6) ST. GEORGE ROTUNDA: This is a charming round red brick church dating back to 4th century (from the time of Emperor Constantine The Great), the oldest architectural monument in Sofia and the only building city preserved. The roof dates as far back as the Roman Empire. The frescos can still be seen inside the church which dates back to the 10th century. It’s a small church with small altar with really old walls and copula. This was also used as a mosque at one point of history. It’s located behind Sheraton Hotel near the Statue of St. Sofia. There is no fee to enter but no photos once inside the place.
7) IVAN VAZOV NATIONAL THEATRE: This is a beautiful maroon and white building surrounded by a big park in front for walking and strolling. The two towers are decorated with copper sculptures of Goddess Nike and the façade is decorated with a large triangular pediment with a mythological relief of “Apollo and the Muses”. Atmosphere near the theater is nice, you can hear live music when the weather is warm. The fountain in front of it wasn’t open when we visited but I can imagine its beauty when they reopen it in spring.
8) ST. NICOLAI RUSSIAN CHURCH: This church was built in 1914 at the site of the Saray Mosque which was destroyed in 1882. It has a typical Russian medieval style in the shape of a marquee. It’s a very small but beautifully ornate church with five golden onion domes. Church was under major renovation during our visit. There is no fee to enter and is open from 8 – 6:30.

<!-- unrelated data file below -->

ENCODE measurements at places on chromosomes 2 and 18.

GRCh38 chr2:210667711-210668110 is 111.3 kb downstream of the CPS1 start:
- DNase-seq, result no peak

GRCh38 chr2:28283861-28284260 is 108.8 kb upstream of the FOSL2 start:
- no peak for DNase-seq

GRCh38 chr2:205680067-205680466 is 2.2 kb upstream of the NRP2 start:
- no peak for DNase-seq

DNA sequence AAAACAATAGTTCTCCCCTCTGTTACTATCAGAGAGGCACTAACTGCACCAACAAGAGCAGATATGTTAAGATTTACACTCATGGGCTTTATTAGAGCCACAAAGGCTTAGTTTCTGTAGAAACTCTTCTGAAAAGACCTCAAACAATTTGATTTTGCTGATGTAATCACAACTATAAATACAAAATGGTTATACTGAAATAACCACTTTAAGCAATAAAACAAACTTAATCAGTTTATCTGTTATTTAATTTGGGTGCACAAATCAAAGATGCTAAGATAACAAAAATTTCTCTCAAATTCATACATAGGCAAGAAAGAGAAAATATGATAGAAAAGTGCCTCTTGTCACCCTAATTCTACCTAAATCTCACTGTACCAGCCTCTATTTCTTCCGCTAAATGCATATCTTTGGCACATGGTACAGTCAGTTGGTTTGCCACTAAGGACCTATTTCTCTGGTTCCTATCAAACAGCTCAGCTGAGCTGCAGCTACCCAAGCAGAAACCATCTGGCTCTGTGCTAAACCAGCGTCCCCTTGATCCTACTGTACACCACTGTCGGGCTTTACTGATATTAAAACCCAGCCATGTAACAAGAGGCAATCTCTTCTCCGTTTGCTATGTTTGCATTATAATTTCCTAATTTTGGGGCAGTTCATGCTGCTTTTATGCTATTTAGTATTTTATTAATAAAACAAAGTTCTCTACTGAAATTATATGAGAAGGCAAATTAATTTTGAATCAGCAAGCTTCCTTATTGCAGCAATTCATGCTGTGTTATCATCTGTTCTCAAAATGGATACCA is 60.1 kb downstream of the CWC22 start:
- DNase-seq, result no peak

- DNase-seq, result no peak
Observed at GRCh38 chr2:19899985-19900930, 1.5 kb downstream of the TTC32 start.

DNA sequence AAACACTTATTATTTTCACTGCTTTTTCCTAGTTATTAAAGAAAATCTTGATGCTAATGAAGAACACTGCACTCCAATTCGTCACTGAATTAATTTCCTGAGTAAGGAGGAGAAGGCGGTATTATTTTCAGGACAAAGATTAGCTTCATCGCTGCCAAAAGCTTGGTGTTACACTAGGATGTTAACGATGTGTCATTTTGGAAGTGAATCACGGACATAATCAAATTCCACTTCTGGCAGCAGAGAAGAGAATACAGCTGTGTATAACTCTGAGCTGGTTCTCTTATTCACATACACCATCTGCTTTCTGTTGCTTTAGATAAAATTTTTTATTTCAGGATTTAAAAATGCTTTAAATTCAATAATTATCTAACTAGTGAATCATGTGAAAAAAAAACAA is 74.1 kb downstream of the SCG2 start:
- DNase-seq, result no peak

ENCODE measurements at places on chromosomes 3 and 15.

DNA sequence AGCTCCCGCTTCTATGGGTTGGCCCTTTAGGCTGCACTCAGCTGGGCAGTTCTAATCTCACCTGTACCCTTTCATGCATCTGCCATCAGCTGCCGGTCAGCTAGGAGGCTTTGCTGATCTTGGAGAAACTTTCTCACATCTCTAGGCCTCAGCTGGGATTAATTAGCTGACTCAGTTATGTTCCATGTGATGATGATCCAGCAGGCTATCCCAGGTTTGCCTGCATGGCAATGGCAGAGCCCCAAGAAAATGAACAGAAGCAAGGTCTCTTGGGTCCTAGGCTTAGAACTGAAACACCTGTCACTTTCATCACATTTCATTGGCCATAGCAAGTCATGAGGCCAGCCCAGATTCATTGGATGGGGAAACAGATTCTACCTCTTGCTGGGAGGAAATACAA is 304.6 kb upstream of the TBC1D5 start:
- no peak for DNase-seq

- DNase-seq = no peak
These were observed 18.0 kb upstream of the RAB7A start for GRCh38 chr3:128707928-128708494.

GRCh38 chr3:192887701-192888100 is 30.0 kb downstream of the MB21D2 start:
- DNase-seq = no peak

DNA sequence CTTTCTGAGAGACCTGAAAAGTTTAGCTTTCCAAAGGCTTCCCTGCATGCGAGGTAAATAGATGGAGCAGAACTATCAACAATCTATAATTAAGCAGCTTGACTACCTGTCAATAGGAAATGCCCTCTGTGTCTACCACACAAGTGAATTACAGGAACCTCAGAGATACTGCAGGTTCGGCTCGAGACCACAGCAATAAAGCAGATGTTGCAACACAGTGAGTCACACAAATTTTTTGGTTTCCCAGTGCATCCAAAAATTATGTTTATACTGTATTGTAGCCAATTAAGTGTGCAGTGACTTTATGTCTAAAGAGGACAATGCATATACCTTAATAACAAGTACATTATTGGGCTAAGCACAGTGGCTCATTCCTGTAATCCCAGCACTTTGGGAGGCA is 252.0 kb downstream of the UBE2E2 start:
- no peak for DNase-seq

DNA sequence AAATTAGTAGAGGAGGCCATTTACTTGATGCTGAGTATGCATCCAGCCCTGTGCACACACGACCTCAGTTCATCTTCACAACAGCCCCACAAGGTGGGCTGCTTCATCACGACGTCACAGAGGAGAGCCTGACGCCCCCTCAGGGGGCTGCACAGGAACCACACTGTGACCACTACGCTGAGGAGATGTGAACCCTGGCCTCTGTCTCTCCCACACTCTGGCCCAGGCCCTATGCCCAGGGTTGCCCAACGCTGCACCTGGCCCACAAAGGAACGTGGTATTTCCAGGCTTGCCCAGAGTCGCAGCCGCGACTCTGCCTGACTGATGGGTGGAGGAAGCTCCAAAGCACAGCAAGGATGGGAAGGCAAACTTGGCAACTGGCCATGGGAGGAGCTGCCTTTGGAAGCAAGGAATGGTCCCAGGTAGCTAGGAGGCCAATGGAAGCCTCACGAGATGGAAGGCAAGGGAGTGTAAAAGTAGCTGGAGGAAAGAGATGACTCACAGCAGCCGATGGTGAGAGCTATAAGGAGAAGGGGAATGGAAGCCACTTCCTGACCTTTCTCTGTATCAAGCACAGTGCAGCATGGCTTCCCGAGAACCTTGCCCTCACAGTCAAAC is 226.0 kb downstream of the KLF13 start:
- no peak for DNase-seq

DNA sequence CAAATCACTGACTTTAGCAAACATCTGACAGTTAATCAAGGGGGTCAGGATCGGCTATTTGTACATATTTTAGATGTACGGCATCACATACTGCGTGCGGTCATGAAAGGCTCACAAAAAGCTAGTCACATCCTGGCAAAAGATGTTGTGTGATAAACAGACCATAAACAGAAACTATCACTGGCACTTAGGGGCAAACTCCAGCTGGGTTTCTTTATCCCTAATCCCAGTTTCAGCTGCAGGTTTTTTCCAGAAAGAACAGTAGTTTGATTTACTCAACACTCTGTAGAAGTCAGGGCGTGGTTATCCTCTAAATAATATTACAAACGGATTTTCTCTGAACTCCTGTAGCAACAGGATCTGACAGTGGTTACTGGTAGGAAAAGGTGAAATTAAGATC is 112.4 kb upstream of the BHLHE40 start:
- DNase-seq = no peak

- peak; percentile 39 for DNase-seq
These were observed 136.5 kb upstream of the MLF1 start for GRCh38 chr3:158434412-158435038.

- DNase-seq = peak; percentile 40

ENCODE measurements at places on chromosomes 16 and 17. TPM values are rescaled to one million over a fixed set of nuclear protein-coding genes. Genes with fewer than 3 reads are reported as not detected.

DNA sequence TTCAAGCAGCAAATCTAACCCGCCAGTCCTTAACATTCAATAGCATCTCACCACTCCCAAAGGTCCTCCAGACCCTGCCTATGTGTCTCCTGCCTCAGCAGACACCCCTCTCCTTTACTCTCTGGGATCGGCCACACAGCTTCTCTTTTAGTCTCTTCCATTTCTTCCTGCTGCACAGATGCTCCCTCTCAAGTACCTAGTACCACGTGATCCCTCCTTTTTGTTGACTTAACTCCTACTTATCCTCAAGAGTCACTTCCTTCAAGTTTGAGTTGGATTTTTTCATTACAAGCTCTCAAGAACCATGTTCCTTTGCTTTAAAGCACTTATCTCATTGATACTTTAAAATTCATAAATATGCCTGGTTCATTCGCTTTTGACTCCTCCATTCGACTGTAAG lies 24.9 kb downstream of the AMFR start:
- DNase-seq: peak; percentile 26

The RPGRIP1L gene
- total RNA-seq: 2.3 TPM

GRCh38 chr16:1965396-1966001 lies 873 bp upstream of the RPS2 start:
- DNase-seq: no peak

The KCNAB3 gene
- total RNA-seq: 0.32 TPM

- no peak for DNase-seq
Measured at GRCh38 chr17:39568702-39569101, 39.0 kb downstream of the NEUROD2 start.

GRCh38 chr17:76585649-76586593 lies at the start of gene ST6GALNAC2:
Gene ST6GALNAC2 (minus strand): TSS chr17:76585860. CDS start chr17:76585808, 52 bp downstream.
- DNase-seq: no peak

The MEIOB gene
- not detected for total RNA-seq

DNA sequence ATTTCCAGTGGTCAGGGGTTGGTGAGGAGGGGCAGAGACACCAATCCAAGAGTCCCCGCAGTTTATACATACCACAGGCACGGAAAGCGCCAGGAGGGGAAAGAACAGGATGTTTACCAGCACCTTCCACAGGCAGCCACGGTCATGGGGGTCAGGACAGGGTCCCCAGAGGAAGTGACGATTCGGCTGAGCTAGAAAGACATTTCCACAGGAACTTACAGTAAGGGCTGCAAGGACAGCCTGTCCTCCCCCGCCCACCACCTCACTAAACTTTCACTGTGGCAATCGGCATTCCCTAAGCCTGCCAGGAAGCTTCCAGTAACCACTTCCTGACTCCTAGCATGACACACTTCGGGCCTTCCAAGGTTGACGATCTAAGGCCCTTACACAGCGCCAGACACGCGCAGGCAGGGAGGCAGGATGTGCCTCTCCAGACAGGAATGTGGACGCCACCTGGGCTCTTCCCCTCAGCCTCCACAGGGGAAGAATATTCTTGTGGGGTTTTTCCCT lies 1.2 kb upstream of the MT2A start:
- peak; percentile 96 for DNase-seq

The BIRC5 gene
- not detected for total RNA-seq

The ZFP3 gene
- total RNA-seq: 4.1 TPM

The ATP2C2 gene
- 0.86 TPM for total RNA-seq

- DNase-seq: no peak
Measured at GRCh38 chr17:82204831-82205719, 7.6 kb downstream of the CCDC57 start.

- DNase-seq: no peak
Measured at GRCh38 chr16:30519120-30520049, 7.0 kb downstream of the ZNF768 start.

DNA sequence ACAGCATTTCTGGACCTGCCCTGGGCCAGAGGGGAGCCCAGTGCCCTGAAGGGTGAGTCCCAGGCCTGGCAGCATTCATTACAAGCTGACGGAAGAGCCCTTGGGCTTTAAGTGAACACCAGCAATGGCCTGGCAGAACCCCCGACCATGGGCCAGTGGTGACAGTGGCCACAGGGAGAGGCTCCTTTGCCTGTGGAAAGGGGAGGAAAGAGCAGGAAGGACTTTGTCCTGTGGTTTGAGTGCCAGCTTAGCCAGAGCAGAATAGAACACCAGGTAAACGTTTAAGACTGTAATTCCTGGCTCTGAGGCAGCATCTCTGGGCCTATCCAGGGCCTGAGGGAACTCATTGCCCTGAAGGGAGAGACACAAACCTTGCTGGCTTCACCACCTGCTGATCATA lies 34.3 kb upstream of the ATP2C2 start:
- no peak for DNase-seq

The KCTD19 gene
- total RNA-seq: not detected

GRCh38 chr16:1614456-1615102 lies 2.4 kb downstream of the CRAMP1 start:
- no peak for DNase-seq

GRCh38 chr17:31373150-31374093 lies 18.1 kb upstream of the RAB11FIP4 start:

9) SVETA NEDELJA or HAGIA NEDELJA CHURCH: This is another bold architecture of Sofia in the main city center surrounded by busy streets, many shops, and cafes. It has been standing there since the 10th century. Interior is very old with high dome and richly ornate. It’s free to enter and to look around but have to pay a fee and take permission to take photos inside.
10) TRIP to BOYANA CHURCH: This ancient church is located about 6 miles (10 km, took us about half an hour) from the city center at the foothills of Vitosha Mountains. This is considered to be one of the most valuable memorials of Bulgarian and European culture. This is an 11th century church that has undergone major restoration and is now open to the public. The remarkable realistic frescoes are acclaimed as “the best examples of Eastern medieval art” with the earliest murals dating back to 1259…these frescoes are considered as predecessors of European Renaissance. These paintings belong to the masterpieces of Bulgarian Medieval art. It was added to UNESCO World Heritage Site for its historic significance and cultural value. The park and the garden are very calm and serene with lots of trees and some scattered old ruins.
We took a private taxi (our hotel receptionist’s friend) to take this trip to Boyana Church. He charged us 60 LV (~30 euros) for this 1 1/2 hours trip. It’s 10 LV to enter the church (kids free). They only allow 8 people at a time and visitors can stay for 10 minutes inside the church, which was more than enough for us. The church is open every day from 9 – 5:30 pm from November 1 to March 31 and 9:30 – 6 pm from April 1 to October 31.